Wednesday, January 19 2022


Anti-erosion infrastructure must be upgraded before rainy season: deputy minister

Update: July, 20/2019 - 08:10




Houses that collapsed following serious landslides on July 15 in Châu Thành District, the Mekong Delta province of Đồng Tháp. — VNA/VNS Photo Chương Đài


CÀ MAU — Deputy Minister of Agriculture and Rural Development Nguyễn Hoàng Hiệp has urged localities nationwide to step up the construction and repair of structures designed to prevent erosion along river banks and coastal areas before the rainy season in order to minimise losses caused by natural disasters.

He spoke at a conference on Friday held by the Central Steering Committee on Natural Disaster Prevention and Control to discuss preparing for the coming rainy season in the southern region.

According to the committee, there were many extreme and abnormal weather conditions across provinces and cities nationwide last year.

Natural disasters killed 224 people and caused economic losses of nearly VNĐ20 trillion (US$870 million).

In the Mekong Delta region, there were 123 hail storms and thunderstorms, accounting for 55 per cent of the country’s total.

Ten people went missing or were killed due to 441 instances of river bank and coastal land erosion.

The damage caused by natural disasters to the Mekong Delta region last year was estimated to be nearly VNĐ118 billion ($5.1 million).

Vice chairman of Cà Mau Province’s People’s Committee Lê Văn Sử told the conference the province had been severely affected by the impacts of climate change and the increasing frequency and severity of typhoons, whirlwinds, rising sea levels and droughts. These have led to erosion along river banks and coastal areas as well as serious saline intrusion, affecting the livelihoods of local people.

Since early 2018, natural disasters – especially thunderstorms, whirlwinds and tides – have caused erosion on 250km of river banks in Cà Mau Province, killing seven people and damaging 1,655 houses.

More than 2,400ha of rice and other crops have been destroyed in the province.

According to vice chairman Sử, the province has a lot of eroded areas but lacks the funds to repair them and relocate residents.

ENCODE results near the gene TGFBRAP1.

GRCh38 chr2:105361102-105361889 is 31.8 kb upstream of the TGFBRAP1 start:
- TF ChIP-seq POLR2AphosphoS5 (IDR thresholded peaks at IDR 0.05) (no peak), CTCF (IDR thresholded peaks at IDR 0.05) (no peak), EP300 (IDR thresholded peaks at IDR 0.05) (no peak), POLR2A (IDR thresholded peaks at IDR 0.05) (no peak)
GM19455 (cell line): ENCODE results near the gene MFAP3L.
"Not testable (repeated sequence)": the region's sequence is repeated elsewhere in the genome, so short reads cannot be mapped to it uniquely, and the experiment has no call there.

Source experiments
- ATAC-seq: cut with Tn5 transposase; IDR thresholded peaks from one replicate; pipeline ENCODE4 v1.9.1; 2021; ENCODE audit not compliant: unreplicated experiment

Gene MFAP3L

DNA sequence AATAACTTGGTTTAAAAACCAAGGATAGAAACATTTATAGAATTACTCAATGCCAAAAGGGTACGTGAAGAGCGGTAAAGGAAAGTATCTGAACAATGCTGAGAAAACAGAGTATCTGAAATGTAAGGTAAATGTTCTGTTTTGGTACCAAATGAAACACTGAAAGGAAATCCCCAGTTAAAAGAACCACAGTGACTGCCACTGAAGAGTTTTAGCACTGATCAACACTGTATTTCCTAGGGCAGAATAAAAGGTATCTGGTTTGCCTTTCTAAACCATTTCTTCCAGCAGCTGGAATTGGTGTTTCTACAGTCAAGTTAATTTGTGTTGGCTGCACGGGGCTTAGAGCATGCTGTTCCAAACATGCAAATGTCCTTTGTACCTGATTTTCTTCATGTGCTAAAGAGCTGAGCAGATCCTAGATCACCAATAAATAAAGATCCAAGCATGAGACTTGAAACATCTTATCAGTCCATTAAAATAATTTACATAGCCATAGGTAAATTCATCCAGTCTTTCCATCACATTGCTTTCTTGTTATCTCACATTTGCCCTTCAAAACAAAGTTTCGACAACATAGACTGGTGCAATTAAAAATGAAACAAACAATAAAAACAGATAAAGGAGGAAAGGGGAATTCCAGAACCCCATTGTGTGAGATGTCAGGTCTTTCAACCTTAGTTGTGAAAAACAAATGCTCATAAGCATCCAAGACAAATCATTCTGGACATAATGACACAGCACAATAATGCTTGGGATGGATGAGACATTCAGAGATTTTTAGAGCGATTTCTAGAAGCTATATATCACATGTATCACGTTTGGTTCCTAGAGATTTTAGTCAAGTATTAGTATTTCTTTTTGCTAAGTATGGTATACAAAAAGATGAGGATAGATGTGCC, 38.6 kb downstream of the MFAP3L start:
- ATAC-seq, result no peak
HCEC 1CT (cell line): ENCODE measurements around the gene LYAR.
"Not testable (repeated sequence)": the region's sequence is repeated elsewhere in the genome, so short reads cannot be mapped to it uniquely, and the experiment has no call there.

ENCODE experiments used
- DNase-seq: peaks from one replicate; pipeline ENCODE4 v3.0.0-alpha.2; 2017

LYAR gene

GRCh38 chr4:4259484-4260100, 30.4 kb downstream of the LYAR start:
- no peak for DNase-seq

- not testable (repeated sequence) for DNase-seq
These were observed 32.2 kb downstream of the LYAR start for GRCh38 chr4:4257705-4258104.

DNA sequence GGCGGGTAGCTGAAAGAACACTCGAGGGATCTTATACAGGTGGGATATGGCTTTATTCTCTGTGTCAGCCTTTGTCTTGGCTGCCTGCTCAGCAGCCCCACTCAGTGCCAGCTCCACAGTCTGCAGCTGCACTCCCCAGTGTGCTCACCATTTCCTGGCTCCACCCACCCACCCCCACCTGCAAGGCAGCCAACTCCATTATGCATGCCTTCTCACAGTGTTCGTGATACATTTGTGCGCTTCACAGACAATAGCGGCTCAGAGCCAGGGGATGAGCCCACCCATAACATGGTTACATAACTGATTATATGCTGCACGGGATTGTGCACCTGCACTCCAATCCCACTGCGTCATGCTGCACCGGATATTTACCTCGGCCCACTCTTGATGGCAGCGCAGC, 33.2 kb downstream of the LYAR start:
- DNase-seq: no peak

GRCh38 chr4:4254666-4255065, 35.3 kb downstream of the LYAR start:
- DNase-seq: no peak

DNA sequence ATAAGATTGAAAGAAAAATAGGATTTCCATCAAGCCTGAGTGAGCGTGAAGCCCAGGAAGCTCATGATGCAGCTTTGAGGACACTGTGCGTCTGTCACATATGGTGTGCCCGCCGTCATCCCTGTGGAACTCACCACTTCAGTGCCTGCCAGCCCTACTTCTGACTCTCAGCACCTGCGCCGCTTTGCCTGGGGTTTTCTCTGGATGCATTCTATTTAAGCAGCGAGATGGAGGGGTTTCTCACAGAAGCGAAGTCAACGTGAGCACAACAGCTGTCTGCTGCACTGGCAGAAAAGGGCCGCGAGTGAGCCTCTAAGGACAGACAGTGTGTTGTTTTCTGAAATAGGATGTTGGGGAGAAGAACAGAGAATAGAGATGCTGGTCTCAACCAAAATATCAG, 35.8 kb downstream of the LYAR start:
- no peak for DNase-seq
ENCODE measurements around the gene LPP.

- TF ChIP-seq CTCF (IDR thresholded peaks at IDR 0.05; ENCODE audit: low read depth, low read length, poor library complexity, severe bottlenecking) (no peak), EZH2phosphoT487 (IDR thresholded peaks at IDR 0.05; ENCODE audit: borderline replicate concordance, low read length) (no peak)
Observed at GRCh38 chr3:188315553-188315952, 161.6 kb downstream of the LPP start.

Addressing the conference, United Nations Development Programme Resident Representative in Việt Nam Caitlin Wiesen made three recommendations to accelerate natural disaster prevention and control in the southern provinces.

They included building a strong partnership among all stakeholders, engagement of the private sector and risk-informed anticipatory governance.

“Engagement of the private sector is not only a good thing to do, but a smart and essential task for disaster risk management,” she said.

“In the context of climate change, natural disasters become more extreme and difficult to predict, with high levels of uncertainty. Here risk-informed anticipatory governance becomes urgent.

“There is a critical need to regularly collect and update quality disaster data, consolidate and maintain an integrated information system and apply innovative information-technology tools to better predict, prepare and cope with uncertainty and disaster challenges. This will help to anticipate risks and undertake well-informed decisions such as organising proactive response plans for risk spots and allocating scarce resources where most needed.”

Deputy Minister of Agriculture and Rural Development Hiệp said ministries, sectors and localities should support local natural disaster response teams and step up efforts to inform communities about how to prevent disasters and protect children from drowning.

Localities must upgrade sea dykes, bridges, embankments and irrigation channels to be ready to respond to any incident, he said.

He also urged the region to foster international co-operation and collaboration with Mekong river countries to respond to cross-border floods, rising sea levels and climate change. — VNS


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